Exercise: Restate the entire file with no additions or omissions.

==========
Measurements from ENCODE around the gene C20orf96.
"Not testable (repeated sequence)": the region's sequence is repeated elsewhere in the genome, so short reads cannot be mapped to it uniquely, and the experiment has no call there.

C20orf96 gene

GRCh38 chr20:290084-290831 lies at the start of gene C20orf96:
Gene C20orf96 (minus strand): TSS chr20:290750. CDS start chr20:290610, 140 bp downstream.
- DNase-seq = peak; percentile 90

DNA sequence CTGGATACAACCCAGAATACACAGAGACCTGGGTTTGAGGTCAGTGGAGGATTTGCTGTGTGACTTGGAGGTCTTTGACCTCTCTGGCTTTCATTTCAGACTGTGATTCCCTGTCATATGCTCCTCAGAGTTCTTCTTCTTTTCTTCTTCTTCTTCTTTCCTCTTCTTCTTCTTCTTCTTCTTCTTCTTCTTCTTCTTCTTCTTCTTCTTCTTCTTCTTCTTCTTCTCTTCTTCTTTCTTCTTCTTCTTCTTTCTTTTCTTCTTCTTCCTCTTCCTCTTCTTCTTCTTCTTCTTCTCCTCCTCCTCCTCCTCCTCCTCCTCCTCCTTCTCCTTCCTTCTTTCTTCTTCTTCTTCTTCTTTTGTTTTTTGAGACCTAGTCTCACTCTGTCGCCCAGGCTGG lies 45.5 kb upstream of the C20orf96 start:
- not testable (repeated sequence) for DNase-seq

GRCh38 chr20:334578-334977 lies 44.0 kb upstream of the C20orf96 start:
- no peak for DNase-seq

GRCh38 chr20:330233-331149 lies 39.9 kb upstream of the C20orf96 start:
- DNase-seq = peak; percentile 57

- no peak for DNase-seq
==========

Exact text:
Measurements from ENCODE around the gene C20orf96.
"Not testable (repeated sequence)": the region's sequence is repeated elsewhere in the genome, so short reads cannot be mapped to it uniquely, and the experiment has no call there.

C20orf96 gene

GRCh38 chr20:290084-290831 lies at the start of gene C20orf96:
Gene C20orf96 (minus strand): TSS chr20:290750. CDS start chr20:290610, 140 bp downstream.
- DNase-seq = peak; percentile 90

DNA sequence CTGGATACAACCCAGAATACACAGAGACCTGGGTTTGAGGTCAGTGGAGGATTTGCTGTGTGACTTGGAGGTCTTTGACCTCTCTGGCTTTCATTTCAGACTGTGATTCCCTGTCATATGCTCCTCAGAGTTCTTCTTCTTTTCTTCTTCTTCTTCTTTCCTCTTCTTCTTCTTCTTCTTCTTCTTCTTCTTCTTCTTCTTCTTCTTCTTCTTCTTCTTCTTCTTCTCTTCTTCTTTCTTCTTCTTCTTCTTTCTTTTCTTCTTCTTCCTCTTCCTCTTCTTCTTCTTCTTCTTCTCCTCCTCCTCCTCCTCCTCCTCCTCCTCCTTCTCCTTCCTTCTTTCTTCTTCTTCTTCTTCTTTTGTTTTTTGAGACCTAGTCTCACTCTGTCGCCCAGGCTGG lies 45.5 kb upstream of the C20orf96 start:
- not testable (repeated sequence) for DNase-seq

GRCh38 chr20:334578-334977 lies 44.0 kb upstream of the C20orf96 start:
- no peak for DNase-seq

GRCh38 chr20:330233-331149 lies 39.9 kb upstream of the C20orf96 start:
- DNase-seq = peak; percentile 57

- no peak for DNase-seq